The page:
At the Top of 199 Steps

One unusual feature of Whitby is the Dracula Museum. Part of Bram Stoker’s famous novel was set in Whitby, describing Dracula’s arrival in Britain on a ship washed ashore in the harbour, and how Lucy watched from the churchyard as the sun set over the nearby headland of Kettleness, but did not know how many steps shSaint Mary's Church Yard and Whitby Abbey by nighte climbed to get there. Stoker’s story incorporated various pieces of Whitby folklore, including the beaching of the Russian ship Dmitri, which became the basis of Demeter in the book. Furthermore, it was at the public library in Whitby that Stoker discovered the name “Dracula.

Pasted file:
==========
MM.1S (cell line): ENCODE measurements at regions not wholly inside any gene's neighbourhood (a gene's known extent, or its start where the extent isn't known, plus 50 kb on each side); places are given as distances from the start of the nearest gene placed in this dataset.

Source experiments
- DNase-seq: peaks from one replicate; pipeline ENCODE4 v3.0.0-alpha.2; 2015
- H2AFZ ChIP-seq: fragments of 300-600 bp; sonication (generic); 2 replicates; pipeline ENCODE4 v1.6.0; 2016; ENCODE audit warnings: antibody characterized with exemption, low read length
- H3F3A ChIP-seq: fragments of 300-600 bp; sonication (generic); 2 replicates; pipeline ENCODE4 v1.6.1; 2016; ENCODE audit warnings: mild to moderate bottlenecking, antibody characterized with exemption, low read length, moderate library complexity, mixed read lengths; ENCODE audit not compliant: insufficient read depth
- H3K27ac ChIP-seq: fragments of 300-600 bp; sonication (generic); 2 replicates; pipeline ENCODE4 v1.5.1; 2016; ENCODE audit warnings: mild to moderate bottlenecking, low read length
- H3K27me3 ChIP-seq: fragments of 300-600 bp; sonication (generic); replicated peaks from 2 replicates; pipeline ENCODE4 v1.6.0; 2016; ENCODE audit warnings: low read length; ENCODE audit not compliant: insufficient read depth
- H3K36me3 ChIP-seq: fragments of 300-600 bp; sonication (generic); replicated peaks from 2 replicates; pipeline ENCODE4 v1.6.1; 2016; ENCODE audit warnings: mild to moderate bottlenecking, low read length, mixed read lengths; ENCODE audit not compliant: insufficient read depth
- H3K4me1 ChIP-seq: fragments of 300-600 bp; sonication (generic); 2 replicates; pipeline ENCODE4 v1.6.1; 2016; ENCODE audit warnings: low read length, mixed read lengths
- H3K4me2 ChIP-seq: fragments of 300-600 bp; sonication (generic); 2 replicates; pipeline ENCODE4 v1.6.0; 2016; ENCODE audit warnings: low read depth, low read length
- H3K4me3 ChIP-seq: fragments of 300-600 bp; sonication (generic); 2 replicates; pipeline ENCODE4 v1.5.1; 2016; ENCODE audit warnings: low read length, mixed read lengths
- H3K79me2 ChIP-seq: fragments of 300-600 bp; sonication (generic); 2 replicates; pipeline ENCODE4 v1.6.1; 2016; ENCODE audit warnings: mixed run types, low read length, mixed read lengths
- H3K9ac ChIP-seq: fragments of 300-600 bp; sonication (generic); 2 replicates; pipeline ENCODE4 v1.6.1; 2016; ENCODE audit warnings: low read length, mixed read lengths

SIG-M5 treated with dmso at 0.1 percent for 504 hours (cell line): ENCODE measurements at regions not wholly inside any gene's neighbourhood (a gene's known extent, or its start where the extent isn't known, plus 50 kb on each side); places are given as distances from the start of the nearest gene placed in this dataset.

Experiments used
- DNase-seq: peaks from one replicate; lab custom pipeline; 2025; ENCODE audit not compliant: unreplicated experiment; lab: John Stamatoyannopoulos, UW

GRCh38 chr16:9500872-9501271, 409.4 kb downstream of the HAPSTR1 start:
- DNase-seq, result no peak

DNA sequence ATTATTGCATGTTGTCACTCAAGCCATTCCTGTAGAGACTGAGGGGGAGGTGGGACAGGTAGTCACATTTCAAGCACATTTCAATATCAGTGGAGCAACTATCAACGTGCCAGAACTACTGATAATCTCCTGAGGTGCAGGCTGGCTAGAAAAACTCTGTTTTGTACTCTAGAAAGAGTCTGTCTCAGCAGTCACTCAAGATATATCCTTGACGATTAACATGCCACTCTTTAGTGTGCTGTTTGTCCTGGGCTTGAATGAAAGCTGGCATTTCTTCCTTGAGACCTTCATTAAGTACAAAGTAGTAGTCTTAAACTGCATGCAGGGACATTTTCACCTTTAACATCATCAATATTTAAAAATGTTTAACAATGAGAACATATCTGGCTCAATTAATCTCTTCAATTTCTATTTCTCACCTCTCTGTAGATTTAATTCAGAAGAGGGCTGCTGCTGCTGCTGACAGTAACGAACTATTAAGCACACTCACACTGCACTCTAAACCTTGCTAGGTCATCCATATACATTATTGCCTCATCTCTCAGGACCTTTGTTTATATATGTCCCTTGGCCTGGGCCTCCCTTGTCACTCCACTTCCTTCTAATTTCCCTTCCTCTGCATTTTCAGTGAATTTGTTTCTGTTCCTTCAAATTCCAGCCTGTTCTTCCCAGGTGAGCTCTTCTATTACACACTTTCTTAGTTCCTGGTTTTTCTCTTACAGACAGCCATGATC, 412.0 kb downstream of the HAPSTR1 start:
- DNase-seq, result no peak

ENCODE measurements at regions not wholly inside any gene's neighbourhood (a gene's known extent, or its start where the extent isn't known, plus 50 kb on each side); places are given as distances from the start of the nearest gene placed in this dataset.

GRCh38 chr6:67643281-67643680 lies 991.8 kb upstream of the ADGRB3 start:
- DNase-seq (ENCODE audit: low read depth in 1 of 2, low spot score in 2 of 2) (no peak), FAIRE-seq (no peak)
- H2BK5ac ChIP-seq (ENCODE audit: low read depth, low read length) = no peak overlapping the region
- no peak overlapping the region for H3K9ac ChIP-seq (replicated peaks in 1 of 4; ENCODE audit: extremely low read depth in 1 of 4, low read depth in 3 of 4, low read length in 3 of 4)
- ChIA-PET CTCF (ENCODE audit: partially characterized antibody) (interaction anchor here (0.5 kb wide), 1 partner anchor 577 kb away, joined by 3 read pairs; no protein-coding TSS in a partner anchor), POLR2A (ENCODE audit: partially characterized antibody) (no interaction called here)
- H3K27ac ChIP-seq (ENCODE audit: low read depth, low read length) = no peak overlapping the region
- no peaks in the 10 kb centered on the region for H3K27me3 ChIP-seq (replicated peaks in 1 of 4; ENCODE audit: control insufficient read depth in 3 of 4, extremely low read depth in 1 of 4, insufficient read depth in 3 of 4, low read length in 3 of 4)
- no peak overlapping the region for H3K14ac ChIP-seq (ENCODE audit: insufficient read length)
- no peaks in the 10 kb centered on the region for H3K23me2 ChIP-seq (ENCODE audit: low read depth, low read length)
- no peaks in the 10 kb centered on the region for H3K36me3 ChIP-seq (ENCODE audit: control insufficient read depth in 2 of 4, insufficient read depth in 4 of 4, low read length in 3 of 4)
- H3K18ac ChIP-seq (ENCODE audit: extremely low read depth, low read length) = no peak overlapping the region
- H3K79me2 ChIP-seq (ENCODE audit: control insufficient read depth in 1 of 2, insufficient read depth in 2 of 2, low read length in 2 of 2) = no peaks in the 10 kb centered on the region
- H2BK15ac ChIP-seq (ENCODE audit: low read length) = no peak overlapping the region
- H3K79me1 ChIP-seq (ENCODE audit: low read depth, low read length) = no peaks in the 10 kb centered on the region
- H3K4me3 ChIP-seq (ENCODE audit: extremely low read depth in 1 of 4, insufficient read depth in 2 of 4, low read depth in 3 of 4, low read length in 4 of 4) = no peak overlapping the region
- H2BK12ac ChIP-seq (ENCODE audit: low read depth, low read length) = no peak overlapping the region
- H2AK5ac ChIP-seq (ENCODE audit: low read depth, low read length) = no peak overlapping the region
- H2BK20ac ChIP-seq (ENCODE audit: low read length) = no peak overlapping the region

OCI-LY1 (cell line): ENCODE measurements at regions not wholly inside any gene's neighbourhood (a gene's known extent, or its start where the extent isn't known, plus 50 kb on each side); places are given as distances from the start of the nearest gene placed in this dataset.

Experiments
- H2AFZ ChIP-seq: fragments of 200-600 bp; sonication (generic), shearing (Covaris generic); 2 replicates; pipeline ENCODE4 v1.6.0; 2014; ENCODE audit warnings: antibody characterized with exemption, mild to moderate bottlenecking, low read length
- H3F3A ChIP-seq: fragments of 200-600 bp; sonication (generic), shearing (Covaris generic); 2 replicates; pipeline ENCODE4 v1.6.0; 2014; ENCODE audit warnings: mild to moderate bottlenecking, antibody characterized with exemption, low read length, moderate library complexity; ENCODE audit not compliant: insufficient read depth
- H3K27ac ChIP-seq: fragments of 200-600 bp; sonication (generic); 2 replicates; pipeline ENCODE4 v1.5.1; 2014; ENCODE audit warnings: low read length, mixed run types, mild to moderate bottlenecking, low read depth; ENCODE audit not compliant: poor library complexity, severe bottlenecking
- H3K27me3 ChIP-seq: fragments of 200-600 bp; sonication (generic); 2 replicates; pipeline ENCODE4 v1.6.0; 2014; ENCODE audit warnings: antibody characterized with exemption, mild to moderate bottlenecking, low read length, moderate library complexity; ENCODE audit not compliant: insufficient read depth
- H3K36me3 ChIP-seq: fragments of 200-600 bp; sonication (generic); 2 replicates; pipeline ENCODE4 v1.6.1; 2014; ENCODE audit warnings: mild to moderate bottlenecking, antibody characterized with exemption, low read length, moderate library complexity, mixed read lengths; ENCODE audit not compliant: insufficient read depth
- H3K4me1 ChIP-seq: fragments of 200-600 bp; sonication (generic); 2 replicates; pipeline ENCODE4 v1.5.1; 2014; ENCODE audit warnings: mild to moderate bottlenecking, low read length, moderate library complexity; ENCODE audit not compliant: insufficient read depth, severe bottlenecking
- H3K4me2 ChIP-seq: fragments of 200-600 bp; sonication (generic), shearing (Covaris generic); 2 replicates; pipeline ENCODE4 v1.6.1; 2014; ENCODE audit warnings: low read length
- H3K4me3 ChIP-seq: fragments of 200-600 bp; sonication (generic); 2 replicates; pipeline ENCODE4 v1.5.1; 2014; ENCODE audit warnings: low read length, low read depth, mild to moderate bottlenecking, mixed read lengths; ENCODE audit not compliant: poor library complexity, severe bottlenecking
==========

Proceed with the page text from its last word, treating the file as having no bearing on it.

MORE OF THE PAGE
Bram Stoker’s Notes for Dracula: A Facsimile Edition by Robert Eighteen-Bisang & Elizabeth Miller (McFarland, 2008), p. 244-46.

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